His description of the war in Iraq is vivid, politically astute, and strikes the perfect balance between drama and reportage.
Journalist Engel's gripping account of the recent war in Iraq begins with himself rushing around in flak jacket and helmet to videotape an attack on Baghdad's Palestine Hotel, a woman journalist nearby shouting, "We're all going to die"; he conveys his shock on learning the hotel, which housed Western journalists, had been fired on by an American tank. This scene is just the first of many vivid depictions of Engel's life in the war zone. Unlike most U.S. correspondents, who covered the war "embedded" with U.S. troops, Engel worked apart from the troops as ABC-TV's main Baghdad correspondent. The world he describes is filled with fascinating, terrible dynamics: he depicts local residents waiting with a strange calm for the fighting to begin; journalists attempting to outwit the Iraqi "minders" assigned by Saddam Hussein's regime to watch over them; Iraqis overjoyed at Saddam's fall but ambivalent about a Western occupation. He also describes the experience of reporting while ducking both American and Iraqi shooting; in one incident, he relates, reporters became "human shields," providing cover for Iraqis firing anti-aircraft missiles at American planes. Engel navigates a tightrope: he conveys the excitement of being a war correspondent without neglecting the horrifying aspects of war. Most important, he manages to convey an accurate, balanced portrayal of Iraq both during the war and after. As a result, this book might restore some of the public's lost faith in journalism. (Mar. 3) Copyright 2004 Reed Business Information.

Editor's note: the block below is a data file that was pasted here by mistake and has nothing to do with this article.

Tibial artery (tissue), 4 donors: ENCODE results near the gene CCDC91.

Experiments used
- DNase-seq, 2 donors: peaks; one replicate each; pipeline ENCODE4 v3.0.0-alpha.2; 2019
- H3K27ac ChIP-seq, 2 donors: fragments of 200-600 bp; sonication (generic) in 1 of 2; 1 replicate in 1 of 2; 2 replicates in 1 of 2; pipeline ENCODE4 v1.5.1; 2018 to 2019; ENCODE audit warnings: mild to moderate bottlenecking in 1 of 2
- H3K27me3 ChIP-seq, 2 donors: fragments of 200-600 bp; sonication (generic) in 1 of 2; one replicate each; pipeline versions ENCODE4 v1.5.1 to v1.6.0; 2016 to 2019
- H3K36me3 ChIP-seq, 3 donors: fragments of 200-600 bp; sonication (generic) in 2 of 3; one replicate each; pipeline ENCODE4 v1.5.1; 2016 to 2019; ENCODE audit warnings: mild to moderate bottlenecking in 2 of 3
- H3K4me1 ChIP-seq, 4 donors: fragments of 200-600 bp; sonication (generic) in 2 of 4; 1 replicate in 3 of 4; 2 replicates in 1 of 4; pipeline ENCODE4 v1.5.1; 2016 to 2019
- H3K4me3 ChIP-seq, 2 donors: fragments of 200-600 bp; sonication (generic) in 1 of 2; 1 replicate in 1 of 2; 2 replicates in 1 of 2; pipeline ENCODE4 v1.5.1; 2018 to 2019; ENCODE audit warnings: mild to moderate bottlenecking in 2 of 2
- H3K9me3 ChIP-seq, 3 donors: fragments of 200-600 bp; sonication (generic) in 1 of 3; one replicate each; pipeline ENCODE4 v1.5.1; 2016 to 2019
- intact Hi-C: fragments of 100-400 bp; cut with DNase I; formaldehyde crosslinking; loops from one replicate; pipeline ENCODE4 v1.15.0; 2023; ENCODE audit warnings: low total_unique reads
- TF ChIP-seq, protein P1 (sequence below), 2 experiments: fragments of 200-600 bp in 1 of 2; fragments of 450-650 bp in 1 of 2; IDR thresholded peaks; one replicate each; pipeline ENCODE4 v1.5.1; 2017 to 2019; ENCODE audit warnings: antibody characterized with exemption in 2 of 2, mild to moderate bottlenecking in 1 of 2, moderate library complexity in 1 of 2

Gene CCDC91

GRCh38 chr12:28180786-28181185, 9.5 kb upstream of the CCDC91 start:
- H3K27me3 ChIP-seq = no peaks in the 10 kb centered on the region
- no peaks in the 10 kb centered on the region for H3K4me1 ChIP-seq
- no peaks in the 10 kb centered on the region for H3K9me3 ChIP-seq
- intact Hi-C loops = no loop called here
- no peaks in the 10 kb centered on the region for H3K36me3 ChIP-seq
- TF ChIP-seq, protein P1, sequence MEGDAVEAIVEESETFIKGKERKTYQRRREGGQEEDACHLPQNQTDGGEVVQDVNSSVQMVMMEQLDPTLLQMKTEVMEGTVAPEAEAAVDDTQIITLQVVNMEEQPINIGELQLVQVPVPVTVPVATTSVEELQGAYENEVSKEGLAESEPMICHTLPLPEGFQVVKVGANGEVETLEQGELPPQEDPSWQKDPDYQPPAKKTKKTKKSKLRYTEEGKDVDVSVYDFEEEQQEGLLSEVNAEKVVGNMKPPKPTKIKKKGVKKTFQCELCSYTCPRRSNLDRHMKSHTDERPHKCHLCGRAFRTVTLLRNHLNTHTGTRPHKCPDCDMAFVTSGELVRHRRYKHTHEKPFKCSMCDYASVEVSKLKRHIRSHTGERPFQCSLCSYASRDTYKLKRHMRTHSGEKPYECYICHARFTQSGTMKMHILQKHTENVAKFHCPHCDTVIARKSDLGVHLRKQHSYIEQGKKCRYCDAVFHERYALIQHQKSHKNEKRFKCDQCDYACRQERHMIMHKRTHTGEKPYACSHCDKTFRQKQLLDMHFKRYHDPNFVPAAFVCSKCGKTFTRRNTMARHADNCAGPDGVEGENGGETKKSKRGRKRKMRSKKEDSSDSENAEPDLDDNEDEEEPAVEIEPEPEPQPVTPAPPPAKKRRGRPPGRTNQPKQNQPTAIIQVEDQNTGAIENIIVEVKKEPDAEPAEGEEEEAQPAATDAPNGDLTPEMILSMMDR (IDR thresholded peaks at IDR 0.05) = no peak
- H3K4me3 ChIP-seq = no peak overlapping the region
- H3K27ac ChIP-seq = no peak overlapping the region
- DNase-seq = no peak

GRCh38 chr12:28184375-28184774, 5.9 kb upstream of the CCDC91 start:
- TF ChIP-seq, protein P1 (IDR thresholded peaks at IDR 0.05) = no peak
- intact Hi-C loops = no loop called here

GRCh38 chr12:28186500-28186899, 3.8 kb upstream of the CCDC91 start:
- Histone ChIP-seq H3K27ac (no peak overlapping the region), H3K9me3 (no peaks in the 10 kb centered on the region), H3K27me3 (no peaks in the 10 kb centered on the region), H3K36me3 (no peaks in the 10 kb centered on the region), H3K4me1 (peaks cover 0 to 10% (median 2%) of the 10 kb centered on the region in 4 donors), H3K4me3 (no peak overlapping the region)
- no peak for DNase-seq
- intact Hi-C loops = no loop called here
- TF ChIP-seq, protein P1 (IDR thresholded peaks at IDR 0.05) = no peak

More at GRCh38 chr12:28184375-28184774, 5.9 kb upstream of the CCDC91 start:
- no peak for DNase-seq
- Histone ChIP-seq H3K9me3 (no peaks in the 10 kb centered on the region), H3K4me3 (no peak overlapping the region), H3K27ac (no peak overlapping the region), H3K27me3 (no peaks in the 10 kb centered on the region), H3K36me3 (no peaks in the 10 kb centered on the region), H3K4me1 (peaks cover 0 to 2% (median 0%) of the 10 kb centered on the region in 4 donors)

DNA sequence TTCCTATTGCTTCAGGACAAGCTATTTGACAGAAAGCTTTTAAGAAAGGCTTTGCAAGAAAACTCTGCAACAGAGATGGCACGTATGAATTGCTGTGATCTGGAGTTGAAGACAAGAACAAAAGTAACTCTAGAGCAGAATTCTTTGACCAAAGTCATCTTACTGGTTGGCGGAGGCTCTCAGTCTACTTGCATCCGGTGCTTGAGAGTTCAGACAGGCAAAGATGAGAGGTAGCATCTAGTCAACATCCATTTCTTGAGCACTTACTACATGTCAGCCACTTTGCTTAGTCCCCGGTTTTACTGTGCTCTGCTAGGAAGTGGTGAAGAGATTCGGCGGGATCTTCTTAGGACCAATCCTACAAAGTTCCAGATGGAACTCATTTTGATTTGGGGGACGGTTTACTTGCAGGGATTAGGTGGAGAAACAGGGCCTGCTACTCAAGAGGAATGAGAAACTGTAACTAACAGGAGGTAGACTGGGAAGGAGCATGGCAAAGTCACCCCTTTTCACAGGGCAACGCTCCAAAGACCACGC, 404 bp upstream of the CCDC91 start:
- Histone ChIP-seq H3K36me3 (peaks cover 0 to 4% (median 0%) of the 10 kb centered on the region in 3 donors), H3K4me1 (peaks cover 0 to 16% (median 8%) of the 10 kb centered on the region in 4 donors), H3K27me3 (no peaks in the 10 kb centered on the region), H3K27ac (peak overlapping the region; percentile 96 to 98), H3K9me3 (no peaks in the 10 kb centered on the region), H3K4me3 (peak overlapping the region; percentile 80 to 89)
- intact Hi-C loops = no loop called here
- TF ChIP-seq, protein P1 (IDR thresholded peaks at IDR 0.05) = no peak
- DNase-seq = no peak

Hustling young freelance journalist Engel, now an NBC regular, explains how he managed to stay put in Baghdad and cover the March 2003 invasion for American TV after the major networks' correspondents had either fled or been expelled. The author's diligence in acquiring fluent Arabic (with authentic Egyptian or Palestinian colloquialisms when circumstances dictated) initially paid off in his knowing who to bribe and how often while lining up everything from visas to prospective "safe houses" as war loomed in Iraq. For the reader, it pays off in an account that, while adding little to our understanding of how the military process ebbed and flowed, adds plenty about the all-powerful word on the "Arab street." Replete with spins and prejudices, as well as legitimate and useful insights gleaned from years in a closed society, the street operates as the prime means by which Iraqi citizens interpret events that the world at large may see in quite different terms. This system, Engel's experiences underscore, is unlikely to change as the result of either American conquest or postwar programs. Engel by no means matches the intrepid reporter stereotype: he's constantly figuring odds on where bombs will fall so he knows where not to be; he feels palpably vulnerable with "American" stamped on his visa; and he agonizes for days over where among several accomplished local liars he can place limited, yet essential, trust. Eschewing bravado, he simply states what it takes in these circumstances to show up and do the job. Yet he was intrepid enough to endure plenty of contact with the motley and hair-raising assortment of would-be fedayeen pouring into Iraq from virtually every Muslim state.Well-organized Shiite religious leaders now consolidating power (including militias tolerated by US forces), he predicts, will ultimately decide the shape of Iraqi "democracy" and thus the final outcome of a war into which we had no reason to rush. Insightful glimpse into the sausage factory of TV war coverage and the less palatable complexities it ignores.